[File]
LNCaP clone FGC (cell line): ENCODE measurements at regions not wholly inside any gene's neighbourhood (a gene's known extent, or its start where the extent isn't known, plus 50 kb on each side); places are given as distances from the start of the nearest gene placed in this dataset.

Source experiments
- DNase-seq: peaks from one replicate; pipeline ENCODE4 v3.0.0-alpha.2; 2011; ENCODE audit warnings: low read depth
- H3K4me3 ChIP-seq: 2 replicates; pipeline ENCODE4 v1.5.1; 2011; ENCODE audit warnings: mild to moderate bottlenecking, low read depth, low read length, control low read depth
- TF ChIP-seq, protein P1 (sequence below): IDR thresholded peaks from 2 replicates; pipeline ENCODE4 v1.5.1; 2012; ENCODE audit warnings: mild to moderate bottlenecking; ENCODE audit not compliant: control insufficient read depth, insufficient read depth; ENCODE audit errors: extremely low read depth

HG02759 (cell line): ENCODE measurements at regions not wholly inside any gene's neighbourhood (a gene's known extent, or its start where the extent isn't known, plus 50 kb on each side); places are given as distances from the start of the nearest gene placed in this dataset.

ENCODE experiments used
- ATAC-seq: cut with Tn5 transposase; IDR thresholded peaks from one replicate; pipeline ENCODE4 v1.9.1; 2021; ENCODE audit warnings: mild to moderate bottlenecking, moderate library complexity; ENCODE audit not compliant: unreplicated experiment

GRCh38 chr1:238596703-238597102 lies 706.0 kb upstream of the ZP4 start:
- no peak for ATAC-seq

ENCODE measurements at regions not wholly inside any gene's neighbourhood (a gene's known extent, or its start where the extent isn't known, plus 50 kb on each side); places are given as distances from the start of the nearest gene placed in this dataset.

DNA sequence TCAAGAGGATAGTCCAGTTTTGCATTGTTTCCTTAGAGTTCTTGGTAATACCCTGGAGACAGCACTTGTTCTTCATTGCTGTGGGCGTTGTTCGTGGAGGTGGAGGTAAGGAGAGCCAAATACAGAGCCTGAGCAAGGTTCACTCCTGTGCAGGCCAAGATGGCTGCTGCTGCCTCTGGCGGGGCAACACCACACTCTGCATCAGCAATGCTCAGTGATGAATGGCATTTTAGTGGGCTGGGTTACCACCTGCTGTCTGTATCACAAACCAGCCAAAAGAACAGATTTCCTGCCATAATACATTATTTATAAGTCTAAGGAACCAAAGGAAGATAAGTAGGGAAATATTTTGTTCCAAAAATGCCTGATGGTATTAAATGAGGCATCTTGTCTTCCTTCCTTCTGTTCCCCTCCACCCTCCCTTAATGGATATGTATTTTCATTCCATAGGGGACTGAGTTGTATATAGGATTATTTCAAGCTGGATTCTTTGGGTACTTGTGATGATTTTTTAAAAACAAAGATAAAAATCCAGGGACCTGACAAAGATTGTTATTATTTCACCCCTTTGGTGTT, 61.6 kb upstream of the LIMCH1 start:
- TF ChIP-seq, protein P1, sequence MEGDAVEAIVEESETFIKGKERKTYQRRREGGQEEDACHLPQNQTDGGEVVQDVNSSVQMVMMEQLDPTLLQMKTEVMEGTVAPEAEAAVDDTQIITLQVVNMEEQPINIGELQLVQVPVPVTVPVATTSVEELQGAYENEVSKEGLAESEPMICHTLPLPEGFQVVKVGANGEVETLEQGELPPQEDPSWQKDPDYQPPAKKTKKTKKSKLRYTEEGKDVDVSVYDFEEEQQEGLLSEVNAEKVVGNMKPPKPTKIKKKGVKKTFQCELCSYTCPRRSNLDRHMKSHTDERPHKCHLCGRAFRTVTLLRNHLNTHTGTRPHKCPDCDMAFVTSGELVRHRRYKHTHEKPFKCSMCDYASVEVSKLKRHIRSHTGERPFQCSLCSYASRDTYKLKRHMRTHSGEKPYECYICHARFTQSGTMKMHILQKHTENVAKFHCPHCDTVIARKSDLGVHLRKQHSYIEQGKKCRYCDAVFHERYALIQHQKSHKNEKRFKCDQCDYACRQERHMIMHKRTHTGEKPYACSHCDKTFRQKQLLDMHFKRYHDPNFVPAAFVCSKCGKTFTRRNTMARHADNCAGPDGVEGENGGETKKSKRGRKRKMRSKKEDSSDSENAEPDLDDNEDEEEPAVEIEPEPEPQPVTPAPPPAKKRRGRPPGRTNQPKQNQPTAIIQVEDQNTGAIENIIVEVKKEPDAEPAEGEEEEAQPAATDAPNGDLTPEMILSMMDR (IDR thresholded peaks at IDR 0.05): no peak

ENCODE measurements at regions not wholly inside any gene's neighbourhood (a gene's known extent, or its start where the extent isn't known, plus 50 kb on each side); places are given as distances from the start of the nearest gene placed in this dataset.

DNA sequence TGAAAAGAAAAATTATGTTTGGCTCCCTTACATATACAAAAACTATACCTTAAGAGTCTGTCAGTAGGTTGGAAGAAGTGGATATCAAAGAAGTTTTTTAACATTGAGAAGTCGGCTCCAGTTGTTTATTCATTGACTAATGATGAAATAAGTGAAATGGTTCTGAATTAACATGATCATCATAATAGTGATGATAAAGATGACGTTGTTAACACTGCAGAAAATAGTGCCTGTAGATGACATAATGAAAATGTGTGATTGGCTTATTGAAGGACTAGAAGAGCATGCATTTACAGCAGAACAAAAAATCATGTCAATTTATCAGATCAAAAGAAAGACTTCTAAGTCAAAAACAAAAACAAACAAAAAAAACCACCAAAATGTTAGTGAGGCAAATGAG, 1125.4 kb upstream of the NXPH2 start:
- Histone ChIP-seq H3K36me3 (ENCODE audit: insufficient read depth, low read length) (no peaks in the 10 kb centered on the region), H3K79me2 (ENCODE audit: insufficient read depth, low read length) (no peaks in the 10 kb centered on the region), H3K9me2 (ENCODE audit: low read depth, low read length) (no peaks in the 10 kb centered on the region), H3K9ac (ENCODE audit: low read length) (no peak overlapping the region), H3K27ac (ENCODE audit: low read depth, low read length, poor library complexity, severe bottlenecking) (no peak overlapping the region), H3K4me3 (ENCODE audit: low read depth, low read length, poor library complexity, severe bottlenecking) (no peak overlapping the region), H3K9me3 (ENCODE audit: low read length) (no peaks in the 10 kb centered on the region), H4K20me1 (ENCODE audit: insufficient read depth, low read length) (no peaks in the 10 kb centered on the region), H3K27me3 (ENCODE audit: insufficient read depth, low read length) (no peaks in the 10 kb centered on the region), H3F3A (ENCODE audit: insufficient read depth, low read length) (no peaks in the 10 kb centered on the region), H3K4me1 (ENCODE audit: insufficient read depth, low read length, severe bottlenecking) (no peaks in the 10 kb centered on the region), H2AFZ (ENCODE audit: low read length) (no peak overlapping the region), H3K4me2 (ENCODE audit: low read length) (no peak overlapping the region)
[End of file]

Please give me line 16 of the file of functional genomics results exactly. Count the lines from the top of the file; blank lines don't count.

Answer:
- Histone ChIP-seq H3K36me3 (ENCODE audit: insufficient read depth, low read length) (no peaks in the 10 kb centered on the region), H3K79me2 (ENCODE audit: insufficient read depth, low read length) (no peaks in the 10 kb centered on the region), H3K9me2 (ENCODE audit: low read depth, low read length) (no peaks in the 10 kb centered on the region), H3K9ac (ENCODE audit: low read length) (no peak overlapping the region), H3K27ac (ENCODE audit: low read depth, low read length, poor library complexity, severe bottlenecking) (no peak overlapping the region), H3K4me3 (ENCODE audit: low read depth, low read length, poor library complexity, severe bottlenecking) (no peak overlapping the region), H3K9me3 (ENCODE audit: low read length) (no peaks in the 10 kb centered on the region), H4K20me1 (ENCODE audit: insufficient read depth, low read length) (no peaks in the 10 kb centered on the region), H3K27me3 (ENCODE audit: insufficient read depth, low read length) (no peaks in the 10 kb centered on the region), H3F3A (ENCODE audit: insufficient read depth, low read length) (no peaks in the 10 kb centered on the region), H3K4me1 (ENCODE audit: insufficient read depth, low read length, severe bottlenecking) (no peaks in the 10 kb centered on the region), H2AFZ (ENCODE audit: low read length) (no peak overlapping the region), H3K4me2 (ENCODE audit: low read length) (no peak overlapping the region)